Variable-Packet-Size IQ and CICQ (Buffered Crossbar) Switch ArchitectureGeorgios Passas, Nikolaos Chrysos, Manolis Katevenis, and Dimitrios Simos;
with the cooperation of
Dionysios Pnevmatikatos, Ioannis Papaefstathiou, and Georgios Kalokerinos.
Computer Architecture and VLSI Systems (CARV) Laboratory,
Institute of Computer Science (ICS), FORTH, Heraklion, Crete, Greece
© copyright 2003-2007 by FORTH and IEEE
The crossbar is the most frequently used switching element topology. It offers simplicity and non-blocking operation. However, when bufferless, it also requires a centralized scheduler, which must simultaneously satisfy --in each cell time-- all input and all output link constraints. The cost and complexity of this scheduler increases considerably for short cell times and for large switch sizes; additionally, these schedulers cannot practically offer WFQ-type QoS. Furthermore, bufferless crossbars were considered to only efficiently operate with fixed-size cells arriving from mutually-synchronized line cards; when needing to switch variable-size packets, existing systems first segment them into fixed-size cells. To compensate for the inefficiencies of scheduling and of packet segmentation, internal (crossbar) speedup is used; commercial crossbars often use a speedup factor of 2 to 3. The net effect is to limit the maximum external line rate to roughly one half to one third the peak achievable crossbar line rate.
The operation of the crossbar can be dramatically improved by including small buffers at each crosspoint; CMOS technology has recently reached the point where this is feasible for the buffer sizes that are needed in order for backpressure flow control to operate efficiently between the crossbar and the VOQ's in the ingress line cards. This "buffered crossbar" or "combined input-crosspoint queueing (CICQ)" architecture has significant advantages over the previous, traditional bufferless configuration:
- The scheduling task is dramatically simplified; WFQ-type QoS is easily implementable; there are no scheduler inefficiencies to be compensated by speedup.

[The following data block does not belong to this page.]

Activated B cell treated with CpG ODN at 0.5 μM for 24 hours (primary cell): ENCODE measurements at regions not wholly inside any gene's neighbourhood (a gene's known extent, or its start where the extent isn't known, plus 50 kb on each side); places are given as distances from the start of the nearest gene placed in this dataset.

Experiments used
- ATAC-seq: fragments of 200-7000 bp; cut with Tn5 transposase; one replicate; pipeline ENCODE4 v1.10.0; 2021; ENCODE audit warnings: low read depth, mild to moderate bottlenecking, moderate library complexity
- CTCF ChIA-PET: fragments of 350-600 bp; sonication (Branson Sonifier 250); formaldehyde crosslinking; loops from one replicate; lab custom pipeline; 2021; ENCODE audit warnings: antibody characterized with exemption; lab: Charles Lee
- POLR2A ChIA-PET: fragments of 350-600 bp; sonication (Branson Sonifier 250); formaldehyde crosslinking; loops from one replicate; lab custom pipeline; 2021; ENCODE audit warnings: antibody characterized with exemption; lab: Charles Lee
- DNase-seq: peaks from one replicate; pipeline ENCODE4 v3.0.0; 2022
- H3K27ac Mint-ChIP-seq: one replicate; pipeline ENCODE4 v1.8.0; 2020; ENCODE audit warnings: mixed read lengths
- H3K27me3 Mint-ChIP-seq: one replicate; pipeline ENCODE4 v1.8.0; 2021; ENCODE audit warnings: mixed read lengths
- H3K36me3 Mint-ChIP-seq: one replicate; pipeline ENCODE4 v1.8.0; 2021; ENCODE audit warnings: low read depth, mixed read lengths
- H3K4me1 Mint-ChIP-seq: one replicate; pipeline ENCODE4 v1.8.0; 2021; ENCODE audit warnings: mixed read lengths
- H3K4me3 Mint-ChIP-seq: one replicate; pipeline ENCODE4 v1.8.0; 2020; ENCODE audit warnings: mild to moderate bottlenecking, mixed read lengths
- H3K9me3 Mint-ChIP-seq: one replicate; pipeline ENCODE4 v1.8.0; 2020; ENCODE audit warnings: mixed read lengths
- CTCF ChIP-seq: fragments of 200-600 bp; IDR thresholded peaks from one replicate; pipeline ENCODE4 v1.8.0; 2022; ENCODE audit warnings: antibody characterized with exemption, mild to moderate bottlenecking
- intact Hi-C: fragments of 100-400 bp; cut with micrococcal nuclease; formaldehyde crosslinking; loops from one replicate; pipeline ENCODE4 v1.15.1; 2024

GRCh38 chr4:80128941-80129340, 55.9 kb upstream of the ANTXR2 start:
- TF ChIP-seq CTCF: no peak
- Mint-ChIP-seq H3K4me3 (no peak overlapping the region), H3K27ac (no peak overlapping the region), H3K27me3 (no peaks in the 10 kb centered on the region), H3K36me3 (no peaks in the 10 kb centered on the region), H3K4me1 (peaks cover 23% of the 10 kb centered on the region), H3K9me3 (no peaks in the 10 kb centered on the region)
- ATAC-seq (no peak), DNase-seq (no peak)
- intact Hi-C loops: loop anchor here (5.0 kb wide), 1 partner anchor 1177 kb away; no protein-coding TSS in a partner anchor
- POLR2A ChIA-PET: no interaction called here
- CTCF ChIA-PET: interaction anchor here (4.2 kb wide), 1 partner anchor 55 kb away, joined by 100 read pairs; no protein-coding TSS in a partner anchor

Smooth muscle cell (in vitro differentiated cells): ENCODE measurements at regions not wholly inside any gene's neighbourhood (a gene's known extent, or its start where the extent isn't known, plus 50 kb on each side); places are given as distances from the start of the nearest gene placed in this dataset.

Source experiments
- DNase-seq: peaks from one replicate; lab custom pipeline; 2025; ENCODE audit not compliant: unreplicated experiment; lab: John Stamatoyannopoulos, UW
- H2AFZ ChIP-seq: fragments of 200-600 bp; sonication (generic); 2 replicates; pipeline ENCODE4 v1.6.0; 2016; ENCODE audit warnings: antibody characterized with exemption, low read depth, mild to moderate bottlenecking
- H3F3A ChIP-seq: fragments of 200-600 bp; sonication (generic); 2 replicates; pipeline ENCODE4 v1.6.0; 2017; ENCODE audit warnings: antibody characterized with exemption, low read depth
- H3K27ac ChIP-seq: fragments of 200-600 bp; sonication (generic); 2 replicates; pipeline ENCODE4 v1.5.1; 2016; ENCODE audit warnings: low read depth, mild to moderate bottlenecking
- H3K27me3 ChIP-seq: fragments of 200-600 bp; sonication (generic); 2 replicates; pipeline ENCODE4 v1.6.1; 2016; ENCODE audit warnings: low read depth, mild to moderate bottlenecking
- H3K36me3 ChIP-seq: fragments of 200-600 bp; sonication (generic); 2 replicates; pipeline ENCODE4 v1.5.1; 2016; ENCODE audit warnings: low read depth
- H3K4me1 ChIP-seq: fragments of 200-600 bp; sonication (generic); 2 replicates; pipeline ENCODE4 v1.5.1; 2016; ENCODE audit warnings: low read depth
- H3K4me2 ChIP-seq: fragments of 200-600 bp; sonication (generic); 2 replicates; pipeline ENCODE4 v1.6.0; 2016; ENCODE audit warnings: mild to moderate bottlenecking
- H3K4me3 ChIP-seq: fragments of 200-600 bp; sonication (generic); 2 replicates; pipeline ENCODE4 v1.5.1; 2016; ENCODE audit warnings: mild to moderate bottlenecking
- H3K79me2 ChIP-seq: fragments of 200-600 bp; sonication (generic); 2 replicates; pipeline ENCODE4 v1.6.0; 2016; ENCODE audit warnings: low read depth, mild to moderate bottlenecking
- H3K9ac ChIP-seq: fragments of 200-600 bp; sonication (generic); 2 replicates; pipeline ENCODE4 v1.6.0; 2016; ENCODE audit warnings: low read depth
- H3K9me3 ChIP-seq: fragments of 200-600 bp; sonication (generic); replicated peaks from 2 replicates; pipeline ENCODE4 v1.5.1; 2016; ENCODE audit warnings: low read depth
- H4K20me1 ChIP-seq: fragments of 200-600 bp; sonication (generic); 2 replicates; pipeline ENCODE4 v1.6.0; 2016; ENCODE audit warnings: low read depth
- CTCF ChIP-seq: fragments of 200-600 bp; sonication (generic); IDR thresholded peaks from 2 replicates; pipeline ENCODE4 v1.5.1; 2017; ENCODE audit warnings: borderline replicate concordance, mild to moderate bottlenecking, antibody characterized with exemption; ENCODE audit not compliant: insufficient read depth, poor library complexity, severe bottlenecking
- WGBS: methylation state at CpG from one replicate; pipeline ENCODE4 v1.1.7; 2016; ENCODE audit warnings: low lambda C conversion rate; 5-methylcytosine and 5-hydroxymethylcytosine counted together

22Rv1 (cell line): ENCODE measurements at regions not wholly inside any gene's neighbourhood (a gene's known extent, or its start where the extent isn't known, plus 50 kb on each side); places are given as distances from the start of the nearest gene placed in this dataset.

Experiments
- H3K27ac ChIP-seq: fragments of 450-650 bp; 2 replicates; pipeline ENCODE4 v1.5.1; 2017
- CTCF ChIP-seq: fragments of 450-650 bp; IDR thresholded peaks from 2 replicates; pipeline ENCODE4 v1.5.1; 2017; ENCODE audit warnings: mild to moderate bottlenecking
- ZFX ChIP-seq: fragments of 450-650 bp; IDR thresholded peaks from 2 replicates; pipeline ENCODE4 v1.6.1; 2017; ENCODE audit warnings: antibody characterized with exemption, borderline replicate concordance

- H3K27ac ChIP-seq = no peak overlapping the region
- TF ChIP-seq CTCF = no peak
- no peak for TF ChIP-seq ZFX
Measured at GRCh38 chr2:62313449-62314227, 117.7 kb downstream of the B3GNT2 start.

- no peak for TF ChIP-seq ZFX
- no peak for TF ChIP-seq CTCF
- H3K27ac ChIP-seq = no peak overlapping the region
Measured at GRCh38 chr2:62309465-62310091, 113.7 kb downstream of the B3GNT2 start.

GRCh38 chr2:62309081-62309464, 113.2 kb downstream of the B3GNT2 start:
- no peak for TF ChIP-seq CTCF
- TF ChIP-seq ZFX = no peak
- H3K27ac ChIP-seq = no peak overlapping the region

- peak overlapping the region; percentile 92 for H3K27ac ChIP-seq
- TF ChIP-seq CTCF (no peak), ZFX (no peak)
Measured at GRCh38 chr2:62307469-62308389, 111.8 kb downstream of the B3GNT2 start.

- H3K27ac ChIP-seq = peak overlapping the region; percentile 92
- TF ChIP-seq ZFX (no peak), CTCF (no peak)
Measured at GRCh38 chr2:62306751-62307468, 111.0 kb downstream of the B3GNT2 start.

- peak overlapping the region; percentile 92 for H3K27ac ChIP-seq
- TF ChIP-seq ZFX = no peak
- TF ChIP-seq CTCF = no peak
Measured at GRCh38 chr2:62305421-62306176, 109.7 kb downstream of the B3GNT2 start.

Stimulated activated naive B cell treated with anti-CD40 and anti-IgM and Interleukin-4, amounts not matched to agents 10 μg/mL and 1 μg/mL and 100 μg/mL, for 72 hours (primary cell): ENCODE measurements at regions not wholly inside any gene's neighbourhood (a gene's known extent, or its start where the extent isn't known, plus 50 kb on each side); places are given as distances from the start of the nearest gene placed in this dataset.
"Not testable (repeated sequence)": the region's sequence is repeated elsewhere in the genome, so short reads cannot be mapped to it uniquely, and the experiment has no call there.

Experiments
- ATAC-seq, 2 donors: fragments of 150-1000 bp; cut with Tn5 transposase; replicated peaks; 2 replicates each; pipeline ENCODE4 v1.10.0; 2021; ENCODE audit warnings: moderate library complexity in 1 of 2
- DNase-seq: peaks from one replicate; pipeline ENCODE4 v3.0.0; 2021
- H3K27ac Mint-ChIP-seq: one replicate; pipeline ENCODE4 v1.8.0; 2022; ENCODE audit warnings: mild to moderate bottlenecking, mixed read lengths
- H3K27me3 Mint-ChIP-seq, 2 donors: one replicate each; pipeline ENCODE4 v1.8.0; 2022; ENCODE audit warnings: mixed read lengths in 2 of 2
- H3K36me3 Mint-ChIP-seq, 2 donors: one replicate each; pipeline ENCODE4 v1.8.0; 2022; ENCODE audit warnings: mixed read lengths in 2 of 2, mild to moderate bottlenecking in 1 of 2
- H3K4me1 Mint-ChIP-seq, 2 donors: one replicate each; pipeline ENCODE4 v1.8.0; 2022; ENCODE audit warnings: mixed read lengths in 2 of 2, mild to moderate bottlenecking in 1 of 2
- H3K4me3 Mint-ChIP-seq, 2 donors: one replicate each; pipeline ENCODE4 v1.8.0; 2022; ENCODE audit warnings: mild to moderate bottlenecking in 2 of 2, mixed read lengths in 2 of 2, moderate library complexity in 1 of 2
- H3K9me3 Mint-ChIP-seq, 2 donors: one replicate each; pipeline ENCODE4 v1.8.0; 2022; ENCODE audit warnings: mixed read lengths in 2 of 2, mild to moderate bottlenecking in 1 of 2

- The crossbar can operate directly on variable-size packets, hence there is no need for segmentation and reassembly circuits; the need for mutually synchronized line cards (at the cell-time level) is also eliminated.
- Internal speedup is not needed, because there is no packet segmentation and no scheduler inefficiencies; hence, the external line rate can be as high as the crossbar line rate.
- The egress path of the switch needs no buffer memory --at least no large, off-chip memory-- because packet reassembly is not needed, and because, in the lack of internal speedup, there is no output queue build up; this eliminates a major cost component.
In a bufferless crossbar, the scheduling decisions at the input and output ports all depend on each other: each output can only be paired to a single input and conversely for the inputs
Small buffer memories at the crosspoints allow distributed scheduling decisions; operation with variable-size packets now becomes feasible
For an introductory explanation page, for the non-specialist, click here.
We have studied scheduling, including extensive studies of WFQ-type scheduling, in cell-based CICQ switches; see section 1 below. We have also studied the implementation of multiple priority levels in buffered crossbar (CICQ) switches; see section 4 below. Then we studied the design and detailed operation of buffered crossbars operating directly on variable-size packets; see section 3 below. Recently, we have observed that even bufferless (input-queued, IQ) crossbar switches can be asynchronously scheduled, and thus can directly operate on variable-size packets; see section 2 below.
1. Distributed Scheduling in Buffered CrossbarsThe scheduling task is dramatically simplified in buffered crossbars: distinct servers at each input and each output collectively but still independently schedule the set of flows through the interconnect; they are loosely coordinated through backpressure signals from the crosspoint buffers.
1.1 WFQ Distributed Scheduling in Buffered Crossbars (2002-2003)We have analyzed such distributed scheduling policies in buffered crossbars operating on fixed-size cells and using weighted fair queueing (WFQ) schedulers at each input and output. Our results are presented in several papers, available through another page: please click on section 1.1 title, above.
1.2 Credit Prediction for Minimally-Sized Crosspoint Buffers (2005-2007)
- Preprint of April 2007 available in PDF (XXX KBytes); © Copyright 2007 by IEEE.
To be filled in....
2. Asynchronous Operation of Bufferless Crossbars
- Preprint of April 2007 available in PDF (130 KBytes) or Postscript (320 KBytes); © Copyright 2007 by IEEE.
- Presentation Slides in PDF (190 KBytes); © Copyright 2007 by FORTH.